Ten years ago, Rabbi Mark Panoff told his Temple Isaiah congregation in Columbia that one day their children would return to the planned community to raise their own families -- but the worshipers didn't believe him.
Today, not only have a number of grown children returned to the temple, but so have their grandparents.
"We've all settled down. We love Howard County and made our lives here," Panoff said. "We're becoming multigenerational. This is something new for us, something I think is a positive trend."
But now the temple, in Oakland Mills Interfaith Center, does not have enough room for its 500 families.
The congregation, which is constructing a 30,000-square- foot building in Fulton, is in a situation that is not rare in Howard County, where the numbers of worshipers are growing so fast that many congregations are outgrowing their buildings.
With about 260 congregations encompassing more than 30 denominations, Howard County is so religiously diverse that many of its religious institutions are struggling to keep up with the influx of worshipers.
George W. Martin, president of Columbia Cooperative Ministry, said Columbia's openness contributes to the religious diversity in the county. Residents started moving to the planned suburb in 1967, and developer James W. Rouse promoted the area as a place where people of all races and economic backgrounds would live together.
"The way that Columbia was set up, it attracted people to say, 'Hey this is a place for our family to grow,' " said Martin, one of Columbia's first residents.
Panoff echoed Martin's comments, saying that Columbia "prides itself on being a diverse, religious community."
"We're a group that is mixed religiously, ethnically, culturally," he said. "I think that diverse environment is attractive."
Columbia's four interfaith centers -- in Long Reach, Wilde Lake, Oakland Mills and Owen Brown villages -- are key institutions for fostering religious diversity. An average of about 5,500 worshipers -- including Buddhists, Christians, Jews and Muslims -- attend services at the centers weekly, Martin said.
Two other interfaith centers are being built, in Kings Contrivance and Oakland Mills.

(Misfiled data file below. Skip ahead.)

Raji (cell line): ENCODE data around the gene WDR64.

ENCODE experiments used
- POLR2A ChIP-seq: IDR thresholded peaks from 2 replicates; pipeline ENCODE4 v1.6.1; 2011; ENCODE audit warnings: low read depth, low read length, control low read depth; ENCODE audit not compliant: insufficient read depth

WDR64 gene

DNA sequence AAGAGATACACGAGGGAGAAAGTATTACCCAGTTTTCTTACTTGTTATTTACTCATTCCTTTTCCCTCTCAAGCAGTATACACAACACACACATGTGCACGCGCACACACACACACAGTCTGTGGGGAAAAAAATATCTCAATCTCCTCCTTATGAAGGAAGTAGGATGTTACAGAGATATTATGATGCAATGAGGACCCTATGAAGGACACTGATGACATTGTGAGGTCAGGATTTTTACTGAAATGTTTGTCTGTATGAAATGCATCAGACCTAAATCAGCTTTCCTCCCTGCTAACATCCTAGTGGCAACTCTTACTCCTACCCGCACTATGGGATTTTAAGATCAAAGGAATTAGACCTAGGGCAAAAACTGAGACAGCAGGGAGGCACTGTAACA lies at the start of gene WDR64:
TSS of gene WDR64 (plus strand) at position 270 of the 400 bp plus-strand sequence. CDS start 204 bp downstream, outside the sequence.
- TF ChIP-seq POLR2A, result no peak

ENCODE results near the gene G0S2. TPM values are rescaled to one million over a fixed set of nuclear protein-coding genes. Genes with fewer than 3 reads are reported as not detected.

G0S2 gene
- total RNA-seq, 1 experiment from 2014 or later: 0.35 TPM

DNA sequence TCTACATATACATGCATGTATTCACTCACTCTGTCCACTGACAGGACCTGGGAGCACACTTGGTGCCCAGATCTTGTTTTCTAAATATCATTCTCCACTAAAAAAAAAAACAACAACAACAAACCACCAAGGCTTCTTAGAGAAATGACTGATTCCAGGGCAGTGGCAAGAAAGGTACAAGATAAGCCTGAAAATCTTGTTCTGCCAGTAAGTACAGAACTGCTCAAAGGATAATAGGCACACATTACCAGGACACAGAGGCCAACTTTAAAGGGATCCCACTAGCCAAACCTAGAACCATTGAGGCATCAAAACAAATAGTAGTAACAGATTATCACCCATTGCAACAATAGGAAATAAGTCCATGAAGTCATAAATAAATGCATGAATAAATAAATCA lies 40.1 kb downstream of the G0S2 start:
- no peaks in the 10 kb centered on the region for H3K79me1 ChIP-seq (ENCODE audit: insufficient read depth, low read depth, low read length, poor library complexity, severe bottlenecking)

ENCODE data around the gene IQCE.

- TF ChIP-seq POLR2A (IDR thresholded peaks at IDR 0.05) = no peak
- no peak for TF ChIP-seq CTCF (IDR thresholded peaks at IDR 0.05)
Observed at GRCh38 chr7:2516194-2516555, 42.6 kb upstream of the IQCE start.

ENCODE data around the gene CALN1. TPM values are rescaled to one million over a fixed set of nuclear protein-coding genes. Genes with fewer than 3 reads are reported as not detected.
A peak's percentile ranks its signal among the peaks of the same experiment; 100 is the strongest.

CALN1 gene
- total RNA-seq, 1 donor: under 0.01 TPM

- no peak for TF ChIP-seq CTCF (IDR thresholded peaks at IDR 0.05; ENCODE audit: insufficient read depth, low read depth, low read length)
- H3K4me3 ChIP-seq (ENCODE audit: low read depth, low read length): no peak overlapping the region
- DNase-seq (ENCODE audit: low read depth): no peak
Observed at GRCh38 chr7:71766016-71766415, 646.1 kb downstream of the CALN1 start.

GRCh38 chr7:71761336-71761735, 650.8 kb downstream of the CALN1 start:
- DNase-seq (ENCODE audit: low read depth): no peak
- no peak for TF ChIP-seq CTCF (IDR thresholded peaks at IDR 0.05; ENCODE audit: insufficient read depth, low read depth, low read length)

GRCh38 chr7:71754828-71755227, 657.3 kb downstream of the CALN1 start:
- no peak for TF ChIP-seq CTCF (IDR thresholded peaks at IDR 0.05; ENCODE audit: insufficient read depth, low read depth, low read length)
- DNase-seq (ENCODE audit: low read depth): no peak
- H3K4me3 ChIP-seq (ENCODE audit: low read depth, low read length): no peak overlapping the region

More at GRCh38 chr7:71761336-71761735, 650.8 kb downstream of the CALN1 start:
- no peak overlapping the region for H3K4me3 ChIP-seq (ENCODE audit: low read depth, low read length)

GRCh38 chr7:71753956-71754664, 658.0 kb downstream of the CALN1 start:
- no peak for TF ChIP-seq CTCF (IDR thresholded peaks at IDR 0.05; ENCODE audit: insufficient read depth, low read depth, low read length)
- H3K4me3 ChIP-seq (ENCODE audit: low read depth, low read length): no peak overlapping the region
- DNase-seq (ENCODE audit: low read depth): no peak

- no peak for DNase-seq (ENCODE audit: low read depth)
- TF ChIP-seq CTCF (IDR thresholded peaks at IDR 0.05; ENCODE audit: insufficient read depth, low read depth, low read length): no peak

Owen Brown Interfaith Center -- owned by Unitarian Universalist Congregation of Columbia and Christ United Methodist Church -- is being renovated to better accommodate its eight congregations, which among them practice six faiths.
Expected to be completed in the fall, the remodeled center will include two new classrooms, an elevator and new offices. Now, the center is crowded on Sundays, when two congregations meet.
"There is not one spare room for either of our congregations, other than religious education for children -- no adult education, no Bible study, no meeting opportunities," said the Rev. Richard A. Nugent, minister of the Unitarian congregation, which has about 500 members.
Growing ethnic communities also add to the county's religious diversity. The county's Asian population, for example, has more than doubled since 1990, from 8,098 to 19,124.
That could contribute to the need for Bethel Korean Presbyterian Church in Ellicott City to expand. When the church was built in 1988, it had about 500 members, and church officials expected it to grow to about 1,000, said the Rev. Billy Park, the pastor of English ministry.
But now, the church, on St. Johns Lane, has 2,000 members attending English and Korean Sunday services or Bible study for children.
"Parking is a huge problem for us," Park said. "Our neighbors complain about the traffic. It's a small road, and we're a large church."
The church holds multiple services in its sanctuary that can comfortably accommodate about 800 people, Park said. The main problem is the church's small educational facilities. Some of the classes are held in two trailers behind the church, and the space is tight.
The proposed expansion -- a multipurpose educational building with additional classrooms, a smaller sanctuary and a gym -- would be on a 1.5-acre field north of the main church and could be completed in five years.
"The education facilities are not nearly sufficient," Park said. "We've gone into a real education crunch."
Noting the growing Korean population, Martin has learned to speak the language to some degree so that he can better communicate when he visits Korean congregations. In the past year, he went to about 16 Korean churches, he said.
Martin, also deacon at St. John the Evangelist Roman Catholic Church in Columbia, said he has visited about 160 congregations in the county, trying to bridge gaps among cultures. He estimated that his church includes more than 50 ethnic and cultural groups and that he does not want people to remain in fractured segments of society.
"One of my things is trying to get people to talk to one another ... trying to build bridges," Martin said. "And that's one of the things that also involved in building diversity."
The Columbia Cooperative Ministry: This organization maintains a directory of Christian, Jewish, Islamic and many other congregations in Howard County. www.inetstrat.com/ccm/
Columbia Interfaith Centers: Interfaith centers are in four of Columbia's villages, with a fifth planned for the Village of Kings Contrivance. Each center provides facilities for one to six religious congregations, www.inetstrat.com/ccm/inter.htm